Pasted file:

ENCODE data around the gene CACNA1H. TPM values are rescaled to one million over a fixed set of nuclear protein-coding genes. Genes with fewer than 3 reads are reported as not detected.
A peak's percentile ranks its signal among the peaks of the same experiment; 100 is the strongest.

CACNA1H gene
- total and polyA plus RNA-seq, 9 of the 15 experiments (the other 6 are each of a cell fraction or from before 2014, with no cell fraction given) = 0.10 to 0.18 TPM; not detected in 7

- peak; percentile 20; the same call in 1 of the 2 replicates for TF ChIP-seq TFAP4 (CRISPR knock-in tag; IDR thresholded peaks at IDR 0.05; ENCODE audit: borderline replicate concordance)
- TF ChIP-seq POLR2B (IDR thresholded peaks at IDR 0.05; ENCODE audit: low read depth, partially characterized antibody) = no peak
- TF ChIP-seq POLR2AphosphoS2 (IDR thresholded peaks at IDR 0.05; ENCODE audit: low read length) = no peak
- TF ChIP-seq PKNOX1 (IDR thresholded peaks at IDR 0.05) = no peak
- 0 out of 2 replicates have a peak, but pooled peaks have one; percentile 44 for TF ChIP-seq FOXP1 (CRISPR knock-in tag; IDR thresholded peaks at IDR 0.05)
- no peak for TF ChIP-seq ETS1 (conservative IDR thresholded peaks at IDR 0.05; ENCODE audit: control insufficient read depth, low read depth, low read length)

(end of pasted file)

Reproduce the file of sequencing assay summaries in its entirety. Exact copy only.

ENCODE data around the gene CACNA1H. TPM values are rescaled to one million over a fixed set of nuclear protein-coding genes. Genes with fewer than 3 reads are reported as not detected.
A peak's percentile ranks its signal among the peaks of the same experiment; 100 is the strongest.

CACNA1H gene
- total and polyA plus RNA-seq, 9 of the 15 experiments (the other 6 are each of a cell fraction or from before 2014, with no cell fraction given) = 0.10 to 0.18 TPM; not detected in 7

- peak; percentile 20; the same call in 1 of the 2 replicates for TF ChIP-seq TFAP4 (CRISPR knock-in tag; IDR thresholded peaks at IDR 0.05; ENCODE audit: borderline replicate concordance)
- TF ChIP-seq POLR2B (IDR thresholded peaks at IDR 0.05; ENCODE audit: low read depth, partially characterized antibody) = no peak
- TF ChIP-seq POLR2AphosphoS2 (IDR thresholded peaks at IDR 0.05; ENCODE audit: low read length) = no peak
- TF ChIP-seq PKNOX1 (IDR thresholded peaks at IDR 0.05) = no peak
- 0 out of 2 replicates have a peak, but pooled peaks have one; percentile 44 for TF ChIP-seq FOXP1 (CRISPR knock-in tag; IDR thresholded peaks at IDR 0.05)
- no peak for TF ChIP-seq ETS1 (conservative IDR thresholded peaks at IDR 0.05; ENCODE audit: control insufficient read depth, low read depth, low read length)